Table of Contents

  1. What to Do?
  2. Things Are About Injectors

Why Use Reflections to Write A Web Framework

Posted on 28 Dec 2014, tagged webprogramming

Lots of people don’t like reflections. And I said if I could see the whole things I might not use reflections (with Annotation) to write the web framework Bard. But I think it is not true, I really need reflections to do the things.

What to Do?

So what we need to do? There are two goals:

  1. Auto generate API documents for the web service.
  2. Easy to use.

Let me explain: Once the web service is written, the framework should be able to auto generate the API documents for you. Because there is the code, which means there are all the necessary informations.

The second one is a little more complex. We will see the details later.

Things Are About Injectors

The thing that cannot do without reflections is injectors. (Which should satisfied the two goals above).

Let’s see a common usage of injectors. I’d like to get a URL’s query string as integer in a handler. The framework should know this in order to generate documents.

The First Way

The first way to this is write the injectors in the framework information. For example:

framework.addInjector(handler, getQueryString("a", Integer.class))

In this way, the framework knows the information. But it is not easy to use this framework. The problem is how to write the handler? How do we store the integer we’ve just get? The general way is store it into the context and takes it from context in the handler. It comes with two problems:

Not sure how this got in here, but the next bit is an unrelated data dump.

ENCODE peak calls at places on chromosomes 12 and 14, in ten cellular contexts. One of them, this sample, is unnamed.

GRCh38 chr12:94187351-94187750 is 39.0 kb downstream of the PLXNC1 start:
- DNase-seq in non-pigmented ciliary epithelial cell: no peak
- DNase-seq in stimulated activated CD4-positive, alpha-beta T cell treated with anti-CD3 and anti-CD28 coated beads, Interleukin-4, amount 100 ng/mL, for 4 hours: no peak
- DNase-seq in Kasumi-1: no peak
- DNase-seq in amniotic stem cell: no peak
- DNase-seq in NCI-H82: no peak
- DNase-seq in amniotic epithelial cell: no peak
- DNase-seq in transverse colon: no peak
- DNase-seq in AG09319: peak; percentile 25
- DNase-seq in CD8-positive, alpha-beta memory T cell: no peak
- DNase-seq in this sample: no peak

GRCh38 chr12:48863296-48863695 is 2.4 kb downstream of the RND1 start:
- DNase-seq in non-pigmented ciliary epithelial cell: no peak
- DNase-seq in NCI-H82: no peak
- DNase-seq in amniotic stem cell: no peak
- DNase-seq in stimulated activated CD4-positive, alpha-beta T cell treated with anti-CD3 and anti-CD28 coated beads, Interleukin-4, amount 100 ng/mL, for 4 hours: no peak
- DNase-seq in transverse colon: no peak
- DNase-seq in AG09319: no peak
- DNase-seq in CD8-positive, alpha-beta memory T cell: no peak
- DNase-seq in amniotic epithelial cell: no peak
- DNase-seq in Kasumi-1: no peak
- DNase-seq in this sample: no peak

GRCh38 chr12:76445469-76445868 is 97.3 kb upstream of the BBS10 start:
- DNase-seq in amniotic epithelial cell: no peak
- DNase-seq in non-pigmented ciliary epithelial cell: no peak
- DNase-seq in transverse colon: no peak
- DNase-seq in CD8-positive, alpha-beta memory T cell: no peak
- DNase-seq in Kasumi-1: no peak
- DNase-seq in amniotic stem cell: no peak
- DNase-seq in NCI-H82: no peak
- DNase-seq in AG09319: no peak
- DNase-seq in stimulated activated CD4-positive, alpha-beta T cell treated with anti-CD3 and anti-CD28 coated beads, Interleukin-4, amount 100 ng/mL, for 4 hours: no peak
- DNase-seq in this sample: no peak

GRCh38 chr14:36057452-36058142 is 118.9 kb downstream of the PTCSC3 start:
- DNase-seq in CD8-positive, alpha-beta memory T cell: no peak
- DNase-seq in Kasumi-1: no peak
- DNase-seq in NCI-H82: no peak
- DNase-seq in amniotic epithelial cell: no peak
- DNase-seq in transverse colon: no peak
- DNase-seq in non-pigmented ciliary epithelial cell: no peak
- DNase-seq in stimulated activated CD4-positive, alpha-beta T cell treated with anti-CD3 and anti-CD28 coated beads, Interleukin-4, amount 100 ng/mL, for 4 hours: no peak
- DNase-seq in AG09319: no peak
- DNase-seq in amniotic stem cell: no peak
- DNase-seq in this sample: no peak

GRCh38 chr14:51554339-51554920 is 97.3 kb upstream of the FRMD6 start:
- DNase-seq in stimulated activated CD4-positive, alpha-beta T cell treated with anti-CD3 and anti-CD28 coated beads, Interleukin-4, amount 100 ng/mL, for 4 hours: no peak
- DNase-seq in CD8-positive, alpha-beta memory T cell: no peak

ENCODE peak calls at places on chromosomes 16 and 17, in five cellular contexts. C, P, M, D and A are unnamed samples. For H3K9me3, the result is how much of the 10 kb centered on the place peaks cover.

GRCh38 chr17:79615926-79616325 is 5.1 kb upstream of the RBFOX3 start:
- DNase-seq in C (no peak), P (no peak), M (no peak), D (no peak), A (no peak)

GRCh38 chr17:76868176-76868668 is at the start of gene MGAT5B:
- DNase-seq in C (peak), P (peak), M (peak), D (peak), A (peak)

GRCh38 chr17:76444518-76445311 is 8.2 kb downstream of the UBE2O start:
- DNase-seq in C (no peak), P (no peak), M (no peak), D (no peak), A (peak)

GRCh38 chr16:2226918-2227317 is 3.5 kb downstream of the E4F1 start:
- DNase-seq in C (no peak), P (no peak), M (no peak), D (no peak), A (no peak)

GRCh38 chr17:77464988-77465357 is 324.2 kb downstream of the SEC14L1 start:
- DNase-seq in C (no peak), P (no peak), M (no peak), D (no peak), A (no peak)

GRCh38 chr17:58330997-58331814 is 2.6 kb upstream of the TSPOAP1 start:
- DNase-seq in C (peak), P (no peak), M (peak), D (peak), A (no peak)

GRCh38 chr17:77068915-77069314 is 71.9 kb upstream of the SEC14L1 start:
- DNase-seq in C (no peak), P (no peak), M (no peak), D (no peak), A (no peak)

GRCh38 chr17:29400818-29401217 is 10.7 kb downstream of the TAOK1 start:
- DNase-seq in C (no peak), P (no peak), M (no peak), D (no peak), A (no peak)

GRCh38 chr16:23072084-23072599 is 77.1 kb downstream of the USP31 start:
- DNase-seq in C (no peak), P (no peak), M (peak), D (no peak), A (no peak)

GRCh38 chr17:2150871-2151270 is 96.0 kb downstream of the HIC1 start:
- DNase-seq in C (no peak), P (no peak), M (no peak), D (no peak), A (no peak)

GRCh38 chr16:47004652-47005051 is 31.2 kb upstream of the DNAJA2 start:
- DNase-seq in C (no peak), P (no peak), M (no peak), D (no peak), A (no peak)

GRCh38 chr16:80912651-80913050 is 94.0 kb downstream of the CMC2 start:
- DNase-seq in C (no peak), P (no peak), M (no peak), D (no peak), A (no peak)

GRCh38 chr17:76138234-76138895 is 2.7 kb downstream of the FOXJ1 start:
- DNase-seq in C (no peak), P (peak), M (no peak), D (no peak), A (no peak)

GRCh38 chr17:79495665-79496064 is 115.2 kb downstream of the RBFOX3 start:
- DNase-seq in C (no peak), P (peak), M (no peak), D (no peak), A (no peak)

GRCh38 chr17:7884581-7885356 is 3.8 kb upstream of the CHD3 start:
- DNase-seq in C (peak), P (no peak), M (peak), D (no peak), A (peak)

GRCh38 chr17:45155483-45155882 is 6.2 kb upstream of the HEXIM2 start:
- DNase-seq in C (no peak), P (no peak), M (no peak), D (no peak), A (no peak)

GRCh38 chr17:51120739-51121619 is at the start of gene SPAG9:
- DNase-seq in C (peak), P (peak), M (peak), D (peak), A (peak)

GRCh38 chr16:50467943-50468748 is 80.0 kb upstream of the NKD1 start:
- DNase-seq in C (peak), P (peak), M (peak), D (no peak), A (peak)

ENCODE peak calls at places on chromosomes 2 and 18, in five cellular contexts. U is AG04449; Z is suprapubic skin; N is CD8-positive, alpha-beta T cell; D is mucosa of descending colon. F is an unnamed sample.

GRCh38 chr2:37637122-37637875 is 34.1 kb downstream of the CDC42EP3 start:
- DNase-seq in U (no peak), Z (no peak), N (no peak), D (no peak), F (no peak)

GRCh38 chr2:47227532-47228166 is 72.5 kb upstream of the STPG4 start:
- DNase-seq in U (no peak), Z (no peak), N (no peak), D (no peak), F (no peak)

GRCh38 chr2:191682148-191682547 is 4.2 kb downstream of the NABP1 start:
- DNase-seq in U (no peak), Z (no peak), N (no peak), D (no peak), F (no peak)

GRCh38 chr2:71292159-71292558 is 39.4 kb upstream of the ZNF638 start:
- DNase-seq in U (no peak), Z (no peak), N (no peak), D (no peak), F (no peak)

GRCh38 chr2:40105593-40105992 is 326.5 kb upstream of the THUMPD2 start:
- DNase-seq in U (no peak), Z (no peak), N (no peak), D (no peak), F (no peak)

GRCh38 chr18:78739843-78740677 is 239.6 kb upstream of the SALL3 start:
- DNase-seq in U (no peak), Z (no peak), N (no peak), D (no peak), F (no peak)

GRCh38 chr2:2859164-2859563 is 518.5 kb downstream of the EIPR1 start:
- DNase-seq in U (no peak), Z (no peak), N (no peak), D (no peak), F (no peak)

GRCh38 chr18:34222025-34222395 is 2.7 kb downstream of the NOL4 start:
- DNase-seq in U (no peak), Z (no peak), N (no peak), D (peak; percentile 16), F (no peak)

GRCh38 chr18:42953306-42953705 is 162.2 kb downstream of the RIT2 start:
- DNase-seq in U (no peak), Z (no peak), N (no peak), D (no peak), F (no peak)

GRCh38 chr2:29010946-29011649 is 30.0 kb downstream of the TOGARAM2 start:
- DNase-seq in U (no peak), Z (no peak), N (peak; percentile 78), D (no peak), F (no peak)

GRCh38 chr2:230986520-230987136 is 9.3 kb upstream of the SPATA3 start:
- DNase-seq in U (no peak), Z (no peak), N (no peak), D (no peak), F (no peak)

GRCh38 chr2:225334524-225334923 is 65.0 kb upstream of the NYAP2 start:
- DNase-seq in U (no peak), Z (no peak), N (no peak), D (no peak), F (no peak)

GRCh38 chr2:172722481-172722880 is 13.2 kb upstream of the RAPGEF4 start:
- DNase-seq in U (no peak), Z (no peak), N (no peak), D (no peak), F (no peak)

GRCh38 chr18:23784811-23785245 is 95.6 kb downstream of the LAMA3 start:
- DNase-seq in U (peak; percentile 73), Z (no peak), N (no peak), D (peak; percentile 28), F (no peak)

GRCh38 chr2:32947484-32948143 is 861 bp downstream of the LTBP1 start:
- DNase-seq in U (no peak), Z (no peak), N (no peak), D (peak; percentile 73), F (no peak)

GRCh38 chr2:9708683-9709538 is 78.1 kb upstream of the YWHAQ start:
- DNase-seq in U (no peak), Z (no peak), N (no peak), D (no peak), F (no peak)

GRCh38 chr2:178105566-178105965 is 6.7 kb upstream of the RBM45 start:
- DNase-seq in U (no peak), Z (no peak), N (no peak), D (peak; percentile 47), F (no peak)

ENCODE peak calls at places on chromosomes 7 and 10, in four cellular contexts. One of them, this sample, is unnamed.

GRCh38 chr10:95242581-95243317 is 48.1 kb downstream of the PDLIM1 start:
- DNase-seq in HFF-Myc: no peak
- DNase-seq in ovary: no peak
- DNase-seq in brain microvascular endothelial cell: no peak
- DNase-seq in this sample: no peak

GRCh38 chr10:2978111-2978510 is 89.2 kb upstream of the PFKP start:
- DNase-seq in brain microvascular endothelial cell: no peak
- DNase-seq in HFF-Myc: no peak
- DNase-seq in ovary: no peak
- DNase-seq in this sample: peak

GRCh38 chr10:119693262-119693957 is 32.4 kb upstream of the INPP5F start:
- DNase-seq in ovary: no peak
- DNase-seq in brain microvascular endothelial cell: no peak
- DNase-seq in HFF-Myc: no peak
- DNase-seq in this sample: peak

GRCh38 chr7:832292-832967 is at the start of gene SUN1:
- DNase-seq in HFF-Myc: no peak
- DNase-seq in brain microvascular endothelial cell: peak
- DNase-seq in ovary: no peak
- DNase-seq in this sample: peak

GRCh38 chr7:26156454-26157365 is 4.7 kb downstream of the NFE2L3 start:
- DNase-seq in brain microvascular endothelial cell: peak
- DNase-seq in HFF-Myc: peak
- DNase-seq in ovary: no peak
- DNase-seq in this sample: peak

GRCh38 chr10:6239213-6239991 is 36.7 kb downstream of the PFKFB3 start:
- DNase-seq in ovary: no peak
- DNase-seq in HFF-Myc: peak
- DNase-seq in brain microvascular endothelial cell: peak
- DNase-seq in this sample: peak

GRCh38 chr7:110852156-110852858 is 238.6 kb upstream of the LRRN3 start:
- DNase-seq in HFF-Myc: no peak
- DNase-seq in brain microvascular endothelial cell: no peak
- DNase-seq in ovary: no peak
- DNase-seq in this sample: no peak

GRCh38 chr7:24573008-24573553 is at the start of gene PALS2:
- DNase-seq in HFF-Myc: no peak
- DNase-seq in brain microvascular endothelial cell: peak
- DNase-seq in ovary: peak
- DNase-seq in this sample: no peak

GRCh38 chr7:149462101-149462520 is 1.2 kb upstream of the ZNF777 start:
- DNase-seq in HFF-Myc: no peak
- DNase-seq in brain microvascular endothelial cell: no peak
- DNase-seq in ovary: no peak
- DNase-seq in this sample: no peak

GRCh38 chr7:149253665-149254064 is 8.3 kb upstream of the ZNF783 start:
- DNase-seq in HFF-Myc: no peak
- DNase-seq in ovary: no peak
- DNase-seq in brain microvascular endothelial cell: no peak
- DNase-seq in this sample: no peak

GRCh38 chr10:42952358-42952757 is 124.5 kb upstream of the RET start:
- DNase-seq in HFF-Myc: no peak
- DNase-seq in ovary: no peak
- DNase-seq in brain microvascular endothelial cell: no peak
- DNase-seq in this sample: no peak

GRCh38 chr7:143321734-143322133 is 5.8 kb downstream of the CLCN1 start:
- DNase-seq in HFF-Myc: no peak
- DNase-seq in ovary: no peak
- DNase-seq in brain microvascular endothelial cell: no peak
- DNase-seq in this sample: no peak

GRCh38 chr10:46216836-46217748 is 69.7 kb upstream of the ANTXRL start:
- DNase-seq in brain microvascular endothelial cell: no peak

1. We need a key to identify the value in the context. We need remember this key in order to use it and not duplicate with other values’ key.

  2. We need write at least one line of code in the handler, too.

The Second Way

The second way is just get the query string in to handler’s code. For example:

void handler(context) {
	Integer a = getQueryString(context, "a", Integer.class)

	# then do other things:

	...

}

This is very straightfoward. But in this way, we cannot get the information from the framework: the framework has no way to know this API needs a parameter “a” typed int in URL query string.

The Reflections

Things get easy when we use reflections with annotations. We can write the handler like this:

void handler(@QueryParam("a") int a) {
	# do things in the handler:

	...


}

The framework knows what parameter this API needs. And the user know how to use the injected value. We are all happy now.

So stop hate reflections, they are working sometimes.

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